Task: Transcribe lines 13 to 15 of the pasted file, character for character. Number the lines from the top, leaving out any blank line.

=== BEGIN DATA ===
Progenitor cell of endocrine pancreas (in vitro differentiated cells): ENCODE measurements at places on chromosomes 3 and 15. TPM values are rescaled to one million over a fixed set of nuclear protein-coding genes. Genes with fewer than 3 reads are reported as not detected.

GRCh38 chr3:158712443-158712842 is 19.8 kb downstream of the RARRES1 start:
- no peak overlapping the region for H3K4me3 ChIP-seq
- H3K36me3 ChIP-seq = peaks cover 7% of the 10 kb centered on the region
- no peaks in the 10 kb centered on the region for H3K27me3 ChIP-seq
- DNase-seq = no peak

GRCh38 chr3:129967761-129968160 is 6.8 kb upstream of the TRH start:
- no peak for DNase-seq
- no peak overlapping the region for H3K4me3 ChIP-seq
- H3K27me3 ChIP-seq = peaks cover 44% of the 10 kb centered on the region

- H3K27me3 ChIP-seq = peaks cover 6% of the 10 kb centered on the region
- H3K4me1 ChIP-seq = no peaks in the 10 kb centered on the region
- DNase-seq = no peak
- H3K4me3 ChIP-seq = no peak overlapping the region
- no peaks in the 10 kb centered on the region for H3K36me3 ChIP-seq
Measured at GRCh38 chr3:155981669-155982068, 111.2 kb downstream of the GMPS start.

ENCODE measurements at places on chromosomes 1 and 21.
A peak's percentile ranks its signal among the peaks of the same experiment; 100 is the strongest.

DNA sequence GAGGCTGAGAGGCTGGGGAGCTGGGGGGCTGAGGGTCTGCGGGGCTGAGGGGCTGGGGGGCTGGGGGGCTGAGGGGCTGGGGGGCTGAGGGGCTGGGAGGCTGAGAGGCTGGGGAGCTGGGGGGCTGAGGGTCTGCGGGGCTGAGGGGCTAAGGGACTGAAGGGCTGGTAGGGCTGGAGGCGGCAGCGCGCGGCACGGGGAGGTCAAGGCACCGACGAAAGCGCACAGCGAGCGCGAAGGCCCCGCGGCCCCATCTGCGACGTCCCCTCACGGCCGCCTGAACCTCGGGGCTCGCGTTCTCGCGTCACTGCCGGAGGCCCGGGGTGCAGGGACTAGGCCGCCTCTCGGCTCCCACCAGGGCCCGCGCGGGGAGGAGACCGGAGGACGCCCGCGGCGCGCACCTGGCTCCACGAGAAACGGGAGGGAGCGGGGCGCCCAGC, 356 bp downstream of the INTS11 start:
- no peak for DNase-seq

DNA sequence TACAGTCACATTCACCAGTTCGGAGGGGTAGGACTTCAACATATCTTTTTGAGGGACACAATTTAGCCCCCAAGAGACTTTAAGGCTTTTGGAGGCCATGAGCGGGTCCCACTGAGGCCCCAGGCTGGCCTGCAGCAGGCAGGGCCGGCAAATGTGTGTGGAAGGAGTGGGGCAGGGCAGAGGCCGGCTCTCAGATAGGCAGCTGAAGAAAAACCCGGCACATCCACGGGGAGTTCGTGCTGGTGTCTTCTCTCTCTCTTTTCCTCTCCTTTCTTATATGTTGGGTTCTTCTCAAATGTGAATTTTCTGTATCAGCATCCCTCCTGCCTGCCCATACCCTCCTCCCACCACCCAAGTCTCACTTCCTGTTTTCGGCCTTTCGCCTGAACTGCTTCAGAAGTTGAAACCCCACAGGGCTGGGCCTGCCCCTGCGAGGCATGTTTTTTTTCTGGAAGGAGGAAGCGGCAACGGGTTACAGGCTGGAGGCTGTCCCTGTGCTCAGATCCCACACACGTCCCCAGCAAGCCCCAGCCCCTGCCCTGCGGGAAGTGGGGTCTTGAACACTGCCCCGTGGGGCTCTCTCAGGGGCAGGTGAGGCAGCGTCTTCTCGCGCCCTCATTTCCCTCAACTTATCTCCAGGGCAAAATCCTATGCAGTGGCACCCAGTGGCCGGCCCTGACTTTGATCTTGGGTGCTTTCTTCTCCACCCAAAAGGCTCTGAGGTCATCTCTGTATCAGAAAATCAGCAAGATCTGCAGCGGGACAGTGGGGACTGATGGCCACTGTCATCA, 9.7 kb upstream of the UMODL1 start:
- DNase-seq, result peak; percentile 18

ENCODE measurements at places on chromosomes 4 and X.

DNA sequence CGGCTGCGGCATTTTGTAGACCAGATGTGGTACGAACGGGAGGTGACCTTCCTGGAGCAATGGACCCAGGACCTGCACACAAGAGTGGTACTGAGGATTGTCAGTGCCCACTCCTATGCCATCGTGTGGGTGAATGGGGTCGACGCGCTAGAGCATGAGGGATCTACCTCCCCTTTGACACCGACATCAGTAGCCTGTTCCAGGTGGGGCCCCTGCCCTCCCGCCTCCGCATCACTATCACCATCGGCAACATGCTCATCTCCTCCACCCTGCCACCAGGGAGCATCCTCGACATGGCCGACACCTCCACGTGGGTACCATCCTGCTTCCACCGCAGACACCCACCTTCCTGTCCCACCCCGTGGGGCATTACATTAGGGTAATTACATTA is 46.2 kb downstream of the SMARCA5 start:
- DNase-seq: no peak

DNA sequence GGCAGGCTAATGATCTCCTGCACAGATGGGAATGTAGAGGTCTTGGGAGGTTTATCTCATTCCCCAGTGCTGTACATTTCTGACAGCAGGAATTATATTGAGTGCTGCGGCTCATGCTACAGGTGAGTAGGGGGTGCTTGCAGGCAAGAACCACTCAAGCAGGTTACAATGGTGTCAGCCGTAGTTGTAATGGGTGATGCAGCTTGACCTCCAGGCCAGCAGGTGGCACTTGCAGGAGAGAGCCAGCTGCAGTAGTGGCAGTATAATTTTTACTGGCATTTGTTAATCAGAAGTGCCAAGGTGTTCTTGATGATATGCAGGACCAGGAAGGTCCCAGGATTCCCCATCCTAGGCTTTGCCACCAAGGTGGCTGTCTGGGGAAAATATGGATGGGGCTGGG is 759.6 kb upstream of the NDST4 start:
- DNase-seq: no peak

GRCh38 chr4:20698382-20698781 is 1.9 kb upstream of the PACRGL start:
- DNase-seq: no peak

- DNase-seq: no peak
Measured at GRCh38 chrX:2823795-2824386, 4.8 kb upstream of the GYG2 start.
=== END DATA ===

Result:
- DNase-seq = no peak
- H3K4me3 ChIP-seq = no peak overlapping the region
- no peaks in the 10 kb centered on the region for H3K36me3 ChIP-seq